A play with music about the travelling musicians of Ireland, mostly concentrating on Pecker Dunne and Margaret Barry. They were both from travelling families, Tinkers, and were marginalised by Irish society. Looked down on, indeed persecuted for their way of life. Both were great singers and musicians, and along with the great Johnny Doran, did more to promote Irish traditional music than almost any other person of our times. Both are dead now and the play is set in a kind of imaginary ‘halting site’, where departed souls are temporarily resident while awaiting transport to somewhere permanent.
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THE MUNSTER EXPRESS 24th June 2014
ARTS & THEATRE COLUMN
COLLECTION OF PLAYS REVIEW Tom O’Brien
The Co Waterford-born playwright and novelist, Tom O’Brien has just had another successful three week run with another new play, No Blacks, No Dogs, No Poles, in London’s Pentameters Theatre. The play despite its provocative title with echoes of a time when ‘No Irish’ might have given it a London context, but this play is set in an Irish town. I was not able to attend its premiere, but Alan Cliff the (up to last year) Waterford-based playwright went along and gave me his considered opinion. Alan is studying theatre in Manchester.
He described the play as complex in structure with at least four aspects overlapping; the return of a son-in-law, who has married an Aboriginal Australian and this brings out themes of racism and bigotry; a revelation of another characters bi-sexuality; the introduction of drugs into the family via a hostage situation; the revelation of an illicit family member’s affair. The London reviews suggested some confusion with themes of racism, immigration, identity and a longing for the past, spiced with sexual repression.
To coincide with this production O’Brien has brought out a collection of three plays, all with Waterford connections, with the title, The Waterford Collection, and its three plays show the detail and proven ability of the author to forge a career for himself. I still find it hard to understand why no Irish or indeed no Waterford theatre group have as yet staged one of his plays. Stagemad Theatre Company were to do so, but it never came to rehearsal stage.
The cover is impressive with three pictures of the new bridge. The first play Queenie is a 5-hander and tells a poignant story of Victoria Dwan who has been institutionalised, and is now being ‘released’ back into the community. This features open-air stage dancing at Granagh Cross, as she wheels around an indigent accordion player in a pram. This seems so surreal and Beckettian, with a wild theatricality. Queenie is a troubled soul who has second-sight. The play is beautifully ‘threaded’ with music and songs.
The second play, Money From America, is a much darker play about two brothers and a farm. Lardy has spent a lifetime toiling on the Co Waterford farm for little reward, and his older brother Jack returns from America and sees the farm as his rightful inheritance. This conflict involves two female partners, who would not be out of place in a McDonagh play, and it has a dark and dangerous resolution.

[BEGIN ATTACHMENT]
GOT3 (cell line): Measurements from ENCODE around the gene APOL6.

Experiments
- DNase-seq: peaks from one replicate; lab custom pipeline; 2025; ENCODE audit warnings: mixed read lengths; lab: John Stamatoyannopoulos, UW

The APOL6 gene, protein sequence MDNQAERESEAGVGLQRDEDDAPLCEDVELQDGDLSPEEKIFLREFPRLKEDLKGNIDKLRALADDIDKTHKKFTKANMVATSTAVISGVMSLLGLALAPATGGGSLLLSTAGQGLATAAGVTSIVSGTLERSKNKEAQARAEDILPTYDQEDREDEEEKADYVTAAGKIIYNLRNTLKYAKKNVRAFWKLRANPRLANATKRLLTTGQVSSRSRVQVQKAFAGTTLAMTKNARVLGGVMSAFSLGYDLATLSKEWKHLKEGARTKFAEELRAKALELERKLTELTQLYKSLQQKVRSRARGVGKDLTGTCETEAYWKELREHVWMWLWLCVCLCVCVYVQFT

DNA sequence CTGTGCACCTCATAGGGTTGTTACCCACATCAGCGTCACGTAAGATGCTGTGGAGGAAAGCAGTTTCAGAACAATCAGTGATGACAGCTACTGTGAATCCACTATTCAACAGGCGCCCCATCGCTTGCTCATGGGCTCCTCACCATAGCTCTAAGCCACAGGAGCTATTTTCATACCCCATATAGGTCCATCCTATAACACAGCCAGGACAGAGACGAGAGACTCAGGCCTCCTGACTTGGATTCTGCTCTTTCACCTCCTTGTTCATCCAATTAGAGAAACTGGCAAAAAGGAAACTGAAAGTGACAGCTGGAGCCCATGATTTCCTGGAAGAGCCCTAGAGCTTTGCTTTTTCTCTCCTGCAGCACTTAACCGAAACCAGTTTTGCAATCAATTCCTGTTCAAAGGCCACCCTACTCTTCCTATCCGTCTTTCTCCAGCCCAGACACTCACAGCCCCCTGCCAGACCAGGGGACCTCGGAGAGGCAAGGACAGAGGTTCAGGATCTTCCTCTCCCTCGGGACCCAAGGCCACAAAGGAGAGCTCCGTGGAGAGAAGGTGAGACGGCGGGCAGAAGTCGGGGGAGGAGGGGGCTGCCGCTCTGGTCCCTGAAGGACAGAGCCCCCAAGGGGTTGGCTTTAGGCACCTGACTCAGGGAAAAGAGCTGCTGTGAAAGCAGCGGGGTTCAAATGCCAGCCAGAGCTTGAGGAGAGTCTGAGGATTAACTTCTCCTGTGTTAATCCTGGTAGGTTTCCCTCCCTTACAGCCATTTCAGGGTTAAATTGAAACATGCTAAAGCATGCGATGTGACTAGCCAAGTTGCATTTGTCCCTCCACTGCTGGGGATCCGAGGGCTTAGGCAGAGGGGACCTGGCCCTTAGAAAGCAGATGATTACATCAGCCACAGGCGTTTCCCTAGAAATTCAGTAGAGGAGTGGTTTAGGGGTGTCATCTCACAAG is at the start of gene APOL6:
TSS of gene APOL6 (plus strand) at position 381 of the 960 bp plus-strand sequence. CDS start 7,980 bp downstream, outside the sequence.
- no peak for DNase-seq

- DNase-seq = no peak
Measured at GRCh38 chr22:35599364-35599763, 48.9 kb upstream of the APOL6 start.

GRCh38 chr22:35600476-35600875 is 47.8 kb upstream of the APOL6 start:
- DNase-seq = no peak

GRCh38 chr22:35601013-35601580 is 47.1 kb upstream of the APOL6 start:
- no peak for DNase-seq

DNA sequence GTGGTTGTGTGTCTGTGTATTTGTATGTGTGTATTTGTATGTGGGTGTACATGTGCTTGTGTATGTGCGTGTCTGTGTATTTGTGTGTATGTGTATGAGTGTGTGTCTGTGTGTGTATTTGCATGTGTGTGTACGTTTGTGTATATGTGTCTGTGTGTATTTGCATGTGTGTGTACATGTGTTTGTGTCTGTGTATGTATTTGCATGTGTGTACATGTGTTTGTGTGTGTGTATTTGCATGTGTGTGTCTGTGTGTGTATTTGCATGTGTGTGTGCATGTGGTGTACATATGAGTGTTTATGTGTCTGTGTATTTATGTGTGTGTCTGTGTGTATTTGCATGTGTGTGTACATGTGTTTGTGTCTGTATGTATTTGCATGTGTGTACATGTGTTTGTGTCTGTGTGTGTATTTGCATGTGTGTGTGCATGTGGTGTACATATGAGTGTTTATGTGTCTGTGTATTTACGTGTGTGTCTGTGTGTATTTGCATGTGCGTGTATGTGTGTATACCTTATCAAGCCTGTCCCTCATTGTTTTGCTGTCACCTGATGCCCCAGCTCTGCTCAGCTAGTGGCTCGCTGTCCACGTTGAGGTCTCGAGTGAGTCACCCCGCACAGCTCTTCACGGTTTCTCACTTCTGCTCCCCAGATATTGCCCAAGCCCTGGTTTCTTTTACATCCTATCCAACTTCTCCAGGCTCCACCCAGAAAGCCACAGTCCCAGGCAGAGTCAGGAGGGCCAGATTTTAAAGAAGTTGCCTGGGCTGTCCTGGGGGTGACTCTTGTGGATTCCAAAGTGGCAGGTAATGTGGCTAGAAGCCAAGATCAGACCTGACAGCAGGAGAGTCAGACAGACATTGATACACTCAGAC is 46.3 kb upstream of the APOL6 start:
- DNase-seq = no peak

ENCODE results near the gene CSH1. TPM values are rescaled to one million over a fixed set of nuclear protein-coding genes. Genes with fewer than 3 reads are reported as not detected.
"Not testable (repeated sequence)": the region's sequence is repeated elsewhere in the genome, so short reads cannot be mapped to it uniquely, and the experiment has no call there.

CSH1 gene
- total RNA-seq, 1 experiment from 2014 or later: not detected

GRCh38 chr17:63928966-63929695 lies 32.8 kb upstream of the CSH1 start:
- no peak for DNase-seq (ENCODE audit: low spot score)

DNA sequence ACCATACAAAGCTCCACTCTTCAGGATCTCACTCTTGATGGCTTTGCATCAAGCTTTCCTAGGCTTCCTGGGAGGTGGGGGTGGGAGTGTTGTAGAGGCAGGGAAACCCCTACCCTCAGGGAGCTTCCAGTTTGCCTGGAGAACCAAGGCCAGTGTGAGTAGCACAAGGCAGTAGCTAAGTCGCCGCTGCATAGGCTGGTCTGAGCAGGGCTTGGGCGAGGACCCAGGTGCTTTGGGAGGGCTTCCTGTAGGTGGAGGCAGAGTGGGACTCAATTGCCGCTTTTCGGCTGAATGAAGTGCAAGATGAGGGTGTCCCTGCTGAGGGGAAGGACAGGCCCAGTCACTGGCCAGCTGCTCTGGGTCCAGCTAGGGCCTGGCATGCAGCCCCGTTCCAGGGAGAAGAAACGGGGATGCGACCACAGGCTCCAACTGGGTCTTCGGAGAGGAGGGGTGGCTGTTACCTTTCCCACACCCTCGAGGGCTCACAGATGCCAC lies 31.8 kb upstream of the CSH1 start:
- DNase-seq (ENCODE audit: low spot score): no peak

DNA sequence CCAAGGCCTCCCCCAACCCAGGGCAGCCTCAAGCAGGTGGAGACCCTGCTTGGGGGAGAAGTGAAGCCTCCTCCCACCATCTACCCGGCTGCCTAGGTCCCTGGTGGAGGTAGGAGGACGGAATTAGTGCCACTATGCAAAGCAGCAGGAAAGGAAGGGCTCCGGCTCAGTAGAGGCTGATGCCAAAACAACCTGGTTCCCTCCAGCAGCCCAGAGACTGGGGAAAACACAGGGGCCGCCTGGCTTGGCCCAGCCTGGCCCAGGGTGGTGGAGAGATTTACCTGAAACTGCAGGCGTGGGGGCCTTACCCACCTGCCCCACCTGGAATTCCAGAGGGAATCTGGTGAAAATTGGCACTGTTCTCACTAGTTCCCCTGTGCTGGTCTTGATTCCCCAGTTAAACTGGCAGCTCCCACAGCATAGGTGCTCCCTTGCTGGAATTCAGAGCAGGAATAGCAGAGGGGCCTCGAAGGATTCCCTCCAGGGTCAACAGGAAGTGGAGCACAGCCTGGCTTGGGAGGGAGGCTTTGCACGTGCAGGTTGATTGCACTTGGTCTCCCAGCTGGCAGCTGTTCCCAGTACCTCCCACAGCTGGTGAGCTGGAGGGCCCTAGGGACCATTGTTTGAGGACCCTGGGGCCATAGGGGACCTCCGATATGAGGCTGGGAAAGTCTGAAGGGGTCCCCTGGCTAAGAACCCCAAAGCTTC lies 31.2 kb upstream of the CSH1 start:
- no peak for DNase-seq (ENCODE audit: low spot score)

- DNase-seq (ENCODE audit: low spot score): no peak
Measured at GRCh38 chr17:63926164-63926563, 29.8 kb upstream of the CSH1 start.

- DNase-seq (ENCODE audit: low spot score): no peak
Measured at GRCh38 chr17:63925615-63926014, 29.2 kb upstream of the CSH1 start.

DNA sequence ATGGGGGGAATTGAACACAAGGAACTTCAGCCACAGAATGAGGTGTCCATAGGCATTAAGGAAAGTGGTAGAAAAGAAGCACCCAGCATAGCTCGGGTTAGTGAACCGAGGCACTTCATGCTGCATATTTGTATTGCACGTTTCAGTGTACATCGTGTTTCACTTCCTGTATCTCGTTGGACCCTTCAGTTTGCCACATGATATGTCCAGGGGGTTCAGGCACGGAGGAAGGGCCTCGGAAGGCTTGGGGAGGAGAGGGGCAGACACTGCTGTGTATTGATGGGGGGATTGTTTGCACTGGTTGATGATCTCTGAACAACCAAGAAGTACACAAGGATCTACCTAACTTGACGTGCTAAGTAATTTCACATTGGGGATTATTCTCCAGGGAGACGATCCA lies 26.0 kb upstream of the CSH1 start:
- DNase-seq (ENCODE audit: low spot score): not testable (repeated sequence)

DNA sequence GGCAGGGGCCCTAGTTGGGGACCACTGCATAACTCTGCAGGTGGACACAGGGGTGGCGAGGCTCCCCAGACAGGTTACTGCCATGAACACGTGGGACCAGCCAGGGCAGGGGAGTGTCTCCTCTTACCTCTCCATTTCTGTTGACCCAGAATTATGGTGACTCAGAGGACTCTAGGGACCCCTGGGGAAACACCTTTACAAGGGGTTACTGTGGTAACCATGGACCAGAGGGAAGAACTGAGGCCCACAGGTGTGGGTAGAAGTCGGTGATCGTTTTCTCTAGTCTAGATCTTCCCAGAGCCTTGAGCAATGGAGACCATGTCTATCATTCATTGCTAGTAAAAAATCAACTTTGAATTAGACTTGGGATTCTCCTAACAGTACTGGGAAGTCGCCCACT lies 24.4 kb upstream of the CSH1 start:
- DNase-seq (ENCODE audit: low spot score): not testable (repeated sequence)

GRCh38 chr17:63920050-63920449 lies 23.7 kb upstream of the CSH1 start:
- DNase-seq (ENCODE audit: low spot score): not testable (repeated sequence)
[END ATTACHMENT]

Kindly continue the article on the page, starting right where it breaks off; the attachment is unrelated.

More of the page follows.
The third play, Johnjo, is a one-hander, a monologue set in the late seventies, and is a study of Johnjo McGrath from cradle to grave, from the Comeragh’s to wartime England and the dark underbelly of the construction industry. This is a harsh unrelenting play, but it held my attention all the way, and it is filled with songs and music that is as nostalgic as it is ironic.
Such was the success of the recent Pentameters production that they will present another Tom O’Brien play in London in July, about the women in Brendan Behan’s life, and still no Waterford production. Liam Murphy
67, my first collection of poems is now available as an ebook by Tin Hut Tales, and will be available as a paperback in about two weeks time
Away from the hum and drum
Away from the hub and bub
Away from the whine and grind of this rusty city
Couldn’t take it, they will say
Well, let them
This place isn’t all it’s cracked up to be
I saw a man today selling boxes to homeless people
Business was brisk
Did you know that the stone from the Pyramids
Would build a wall round England ten feet tall?
They say John the Baptist was gay
Funny the thoughts that come into your head when you’re walking
There was an old woman who lived in a hovel
She didn’t have any shoes but no one cared
She fell down one day
The hospital put her in a trolley for a few weeks
Then sent her away
Back to her hovel, her piss-stained bed, her broken radio
Her clock that didn’t tick, her bare cupboards, her solitary chair
Carried her up three flights, stood her in front of a walking frame
Said ‘take care of yourself, dear’
The whole fucking world anaesthetised by indifference